American automakers, stung by criticism that they lag their Japanese rivals in production of gas/electric hybrid vehicles, have embraced E85 ethanol under the umbrella of energy conservation and independence. Already having built several million E85 ethanol flex-fuel vehicles over the last decade, GM, Ford, and the Chrysler/Dodge/Jeep group say they plan to put a combined total of 2 million more on the road each year, starting in 2007. Their top executives have lobbied for increased government support of ethanol production. And the companies fund campaigns to promote the use of E85 ethanol and the installation of more E85 ethanol pumps at gas stations.

But not everyone is so enthusiastic about E85. Critics deride the millions of dollars in tax subsidies provided ethanol producers, labeling them government handouts that go primarily to giant agricultural interests and big-corporation refineries. Detractors doubt the environmental benefits, noting that lots of nonrenewable diesel and gas is consumed to grow, transport, and process corn that becomes ethanol. Some maintain it requires more energy to produce ethanol than ethanol itself provides. Even the U.S. Environmental Protection Agency acknowledges that putting more E85 ethanol flex-fuel vehicles on the road could raise levels of some types of harmful air pollution.

That's just a sampling of a growing debate over E85 ethanol and flex-fuel vehicles. For anyone considering the purchase of an E85 ethanol flex-fuel vehicle, still other questions may hit closer to home. Here are the topics we cover in this article:
  • The Pros of Buying an E85 Ethanol Vehicle
    There are a lot of pros to running your vehicle on E85 ethanol and many reasons to consider switching from a vehicle that runs on conventional to a flex-fuel vehicle. You won't pay extra for an E85 vehicle or suffer a performance deficit. Your car will pollute less, and you'll support America's energy independence. Many believe that E85 is one way to end America's dependence on fossil fuel. Read this page to learn more about the benefits of owning an E85 vehicle.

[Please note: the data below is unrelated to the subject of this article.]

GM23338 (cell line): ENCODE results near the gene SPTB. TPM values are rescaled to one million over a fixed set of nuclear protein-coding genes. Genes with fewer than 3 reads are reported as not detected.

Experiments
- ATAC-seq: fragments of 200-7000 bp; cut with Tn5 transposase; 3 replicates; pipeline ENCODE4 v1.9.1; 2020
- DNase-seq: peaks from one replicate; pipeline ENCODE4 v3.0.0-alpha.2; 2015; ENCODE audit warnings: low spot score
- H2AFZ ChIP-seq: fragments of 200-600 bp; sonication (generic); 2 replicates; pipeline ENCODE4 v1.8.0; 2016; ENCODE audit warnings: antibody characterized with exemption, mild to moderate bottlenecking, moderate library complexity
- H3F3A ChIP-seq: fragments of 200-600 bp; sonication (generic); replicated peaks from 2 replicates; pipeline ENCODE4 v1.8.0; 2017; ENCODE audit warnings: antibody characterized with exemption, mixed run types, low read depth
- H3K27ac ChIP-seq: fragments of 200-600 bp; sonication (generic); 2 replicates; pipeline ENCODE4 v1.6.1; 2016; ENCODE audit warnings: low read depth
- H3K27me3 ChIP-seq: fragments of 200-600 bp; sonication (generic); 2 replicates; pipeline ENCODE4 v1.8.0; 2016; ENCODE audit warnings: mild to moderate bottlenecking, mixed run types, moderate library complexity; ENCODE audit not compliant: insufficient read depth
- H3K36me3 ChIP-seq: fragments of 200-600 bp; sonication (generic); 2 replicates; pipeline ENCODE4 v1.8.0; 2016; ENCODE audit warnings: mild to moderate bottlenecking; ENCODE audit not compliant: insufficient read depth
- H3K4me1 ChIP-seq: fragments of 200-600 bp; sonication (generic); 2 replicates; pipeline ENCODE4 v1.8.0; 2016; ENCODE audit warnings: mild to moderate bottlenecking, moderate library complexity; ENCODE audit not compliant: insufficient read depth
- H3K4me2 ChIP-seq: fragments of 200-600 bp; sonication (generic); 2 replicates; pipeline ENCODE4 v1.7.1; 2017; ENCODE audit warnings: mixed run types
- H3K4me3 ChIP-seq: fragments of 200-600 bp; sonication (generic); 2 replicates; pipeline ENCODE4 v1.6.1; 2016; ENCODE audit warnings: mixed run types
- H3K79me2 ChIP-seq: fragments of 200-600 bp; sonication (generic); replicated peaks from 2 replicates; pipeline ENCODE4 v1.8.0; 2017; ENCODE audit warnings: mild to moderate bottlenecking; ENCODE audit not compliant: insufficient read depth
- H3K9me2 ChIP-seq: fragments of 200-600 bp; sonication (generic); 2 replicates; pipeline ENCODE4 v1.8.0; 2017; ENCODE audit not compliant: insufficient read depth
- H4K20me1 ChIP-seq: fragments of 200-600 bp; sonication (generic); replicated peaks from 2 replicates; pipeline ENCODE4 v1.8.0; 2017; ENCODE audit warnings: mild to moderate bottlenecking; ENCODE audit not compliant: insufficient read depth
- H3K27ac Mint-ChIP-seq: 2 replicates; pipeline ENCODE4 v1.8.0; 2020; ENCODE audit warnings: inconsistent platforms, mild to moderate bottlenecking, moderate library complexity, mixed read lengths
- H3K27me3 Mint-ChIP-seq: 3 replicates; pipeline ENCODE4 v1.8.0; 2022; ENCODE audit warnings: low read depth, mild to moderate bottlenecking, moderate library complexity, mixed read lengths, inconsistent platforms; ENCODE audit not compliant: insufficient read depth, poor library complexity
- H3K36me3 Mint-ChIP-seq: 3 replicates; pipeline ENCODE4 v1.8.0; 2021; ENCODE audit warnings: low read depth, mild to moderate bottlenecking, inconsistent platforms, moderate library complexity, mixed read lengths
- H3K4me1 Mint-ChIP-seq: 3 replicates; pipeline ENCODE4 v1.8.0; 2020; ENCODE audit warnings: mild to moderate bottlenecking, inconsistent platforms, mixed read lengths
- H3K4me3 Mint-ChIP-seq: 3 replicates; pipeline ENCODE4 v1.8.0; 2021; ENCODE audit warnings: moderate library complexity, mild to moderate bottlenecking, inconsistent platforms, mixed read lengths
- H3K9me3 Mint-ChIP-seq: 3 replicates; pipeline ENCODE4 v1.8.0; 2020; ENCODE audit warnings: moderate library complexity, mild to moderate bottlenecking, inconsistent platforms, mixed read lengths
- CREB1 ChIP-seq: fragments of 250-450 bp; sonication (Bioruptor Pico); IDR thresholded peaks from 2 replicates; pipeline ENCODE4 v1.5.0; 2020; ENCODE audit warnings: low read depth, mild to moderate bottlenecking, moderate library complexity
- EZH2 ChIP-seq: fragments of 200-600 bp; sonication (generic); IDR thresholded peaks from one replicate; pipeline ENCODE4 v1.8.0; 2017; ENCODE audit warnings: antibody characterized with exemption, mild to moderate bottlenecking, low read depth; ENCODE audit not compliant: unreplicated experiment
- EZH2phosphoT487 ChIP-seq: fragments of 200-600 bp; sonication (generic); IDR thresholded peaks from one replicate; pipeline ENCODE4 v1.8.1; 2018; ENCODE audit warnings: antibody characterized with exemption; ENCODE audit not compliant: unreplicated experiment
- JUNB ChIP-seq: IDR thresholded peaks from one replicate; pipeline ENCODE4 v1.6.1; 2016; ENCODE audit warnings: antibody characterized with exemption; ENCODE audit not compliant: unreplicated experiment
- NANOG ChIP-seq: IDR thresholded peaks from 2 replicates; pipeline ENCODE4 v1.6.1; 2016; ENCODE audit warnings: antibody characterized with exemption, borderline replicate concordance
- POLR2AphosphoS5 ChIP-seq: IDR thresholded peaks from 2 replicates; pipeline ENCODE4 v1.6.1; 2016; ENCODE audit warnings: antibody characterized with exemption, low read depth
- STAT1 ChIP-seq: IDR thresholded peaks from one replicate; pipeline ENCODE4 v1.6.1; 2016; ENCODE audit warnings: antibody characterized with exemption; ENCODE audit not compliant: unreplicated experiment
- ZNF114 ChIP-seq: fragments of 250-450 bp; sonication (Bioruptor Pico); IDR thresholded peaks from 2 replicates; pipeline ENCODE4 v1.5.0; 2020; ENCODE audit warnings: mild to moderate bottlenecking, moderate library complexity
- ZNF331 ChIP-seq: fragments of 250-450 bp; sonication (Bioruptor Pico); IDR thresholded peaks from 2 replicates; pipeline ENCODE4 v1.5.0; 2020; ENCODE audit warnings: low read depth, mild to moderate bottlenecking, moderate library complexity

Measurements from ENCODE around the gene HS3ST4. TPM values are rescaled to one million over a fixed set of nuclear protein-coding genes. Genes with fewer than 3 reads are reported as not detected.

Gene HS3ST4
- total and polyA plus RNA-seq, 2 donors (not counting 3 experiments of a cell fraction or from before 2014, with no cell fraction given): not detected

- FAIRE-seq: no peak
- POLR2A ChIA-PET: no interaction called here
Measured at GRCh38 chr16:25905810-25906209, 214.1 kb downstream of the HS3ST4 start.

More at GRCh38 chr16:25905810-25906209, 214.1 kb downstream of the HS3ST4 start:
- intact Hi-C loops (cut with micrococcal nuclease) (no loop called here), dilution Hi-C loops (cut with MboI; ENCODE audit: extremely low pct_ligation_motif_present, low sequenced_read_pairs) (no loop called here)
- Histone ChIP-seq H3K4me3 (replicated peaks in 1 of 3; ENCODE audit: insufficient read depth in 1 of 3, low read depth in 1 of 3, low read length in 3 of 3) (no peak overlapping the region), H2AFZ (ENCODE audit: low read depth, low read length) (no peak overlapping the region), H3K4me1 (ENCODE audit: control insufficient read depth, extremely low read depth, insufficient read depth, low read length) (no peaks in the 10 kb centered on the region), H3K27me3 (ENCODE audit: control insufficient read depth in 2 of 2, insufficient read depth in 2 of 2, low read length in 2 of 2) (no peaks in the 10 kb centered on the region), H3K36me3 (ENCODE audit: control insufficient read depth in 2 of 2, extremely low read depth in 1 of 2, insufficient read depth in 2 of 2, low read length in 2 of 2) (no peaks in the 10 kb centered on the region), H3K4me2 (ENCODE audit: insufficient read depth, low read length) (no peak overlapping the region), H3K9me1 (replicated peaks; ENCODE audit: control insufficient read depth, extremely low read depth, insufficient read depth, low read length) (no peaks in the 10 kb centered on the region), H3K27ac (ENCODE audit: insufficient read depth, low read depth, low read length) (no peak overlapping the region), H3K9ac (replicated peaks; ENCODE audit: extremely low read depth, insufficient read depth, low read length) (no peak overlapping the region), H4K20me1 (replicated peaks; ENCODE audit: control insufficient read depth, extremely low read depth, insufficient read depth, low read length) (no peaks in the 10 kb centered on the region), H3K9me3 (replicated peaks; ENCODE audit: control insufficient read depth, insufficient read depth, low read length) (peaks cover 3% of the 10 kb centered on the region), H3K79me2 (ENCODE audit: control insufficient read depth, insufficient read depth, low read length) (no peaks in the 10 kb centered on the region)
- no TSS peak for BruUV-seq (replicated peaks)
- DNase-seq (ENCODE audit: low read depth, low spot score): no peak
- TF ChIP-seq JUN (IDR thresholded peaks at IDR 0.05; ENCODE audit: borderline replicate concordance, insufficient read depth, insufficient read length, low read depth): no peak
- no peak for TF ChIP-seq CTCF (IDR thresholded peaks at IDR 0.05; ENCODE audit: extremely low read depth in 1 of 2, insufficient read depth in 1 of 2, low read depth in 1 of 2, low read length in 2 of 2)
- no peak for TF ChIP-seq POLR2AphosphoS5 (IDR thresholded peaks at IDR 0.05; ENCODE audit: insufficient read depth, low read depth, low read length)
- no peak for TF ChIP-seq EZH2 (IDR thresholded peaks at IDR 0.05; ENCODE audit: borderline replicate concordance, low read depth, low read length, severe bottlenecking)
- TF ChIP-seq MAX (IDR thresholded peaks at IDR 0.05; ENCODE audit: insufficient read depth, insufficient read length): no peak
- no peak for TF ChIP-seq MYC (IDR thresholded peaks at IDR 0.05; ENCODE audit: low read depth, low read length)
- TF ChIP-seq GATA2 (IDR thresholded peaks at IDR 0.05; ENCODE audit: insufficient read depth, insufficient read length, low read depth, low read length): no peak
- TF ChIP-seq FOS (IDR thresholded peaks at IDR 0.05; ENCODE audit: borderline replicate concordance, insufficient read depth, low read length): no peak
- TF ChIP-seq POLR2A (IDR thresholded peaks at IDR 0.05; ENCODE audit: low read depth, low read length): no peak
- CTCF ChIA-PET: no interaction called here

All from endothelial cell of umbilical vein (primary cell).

• The Cons of Buying an E85 Ethanol Vehicle
    While owning an E85 vehicle certainly has its positives, there also are negatives. Miles per gallon suffer when you run on E85 ethanol because it doesn't contain as much energy as regular-grade gasoline. Also, simply finding a place to fill up on E85 ethanol is a challenge because most pumps are located in the Midwest or on private or government property. Lastly, if you're looking for an E85 flex-fuel subcompact or compact car, you're out of luck. Find out more about the cons of E85 vehicles in this section.
  • E85 Ethanol Vehicles for 2007
    We list every 2007 E85 flex-fuel model, including EPA fuel economy estimates for E85 vs. conventional gasoline. If you're thinking of purchasing an E85 vehicle, this page will serve as an important reference tool.

The Pros of Buying an E85 Ethanol Vehicle

E85 ethanol flex-fuel vehicles have been available for years, but choices are broader than ever for 2007, with 27 different models for sale in the U.S. That's up from 20 for the 2006 model year, and just seven in 2000. GM offers 15 E85 ethanol flex-fuel models totaling about 400,000 vehicles. It offered nine models in 2006. Ford expects to sell 250,000 E85 ethanol flex fuel models this year. Clearly, E85 vehicles are growing in popularity and you might be asking yourself, "What's in it for me?"

E85 Vehicles Are Simple

GM identifies its E85 ethanol flex-fuel vehicles with "Flex Fuel E85" badges and yellow fuel-filler caps. Ford labels its E85 ethanol flex-fuel models with a tree-and-road logo and a decal reading "FFV," for Flexible Fuel Vehicle. The Chryslers, Dodges, and Jeeps display a silver "Flex Fuel E85" tag. E85 ethanol flex-fuel vehicles from Mercedes-Benz and Nissan do not carry any special identification.

E85 fuel door sticker

yellow gas cap

The sticker on the fuel door (top) will let you know if your car or truck is E85
compatible. A yellow gas cap can be found on most General Motors'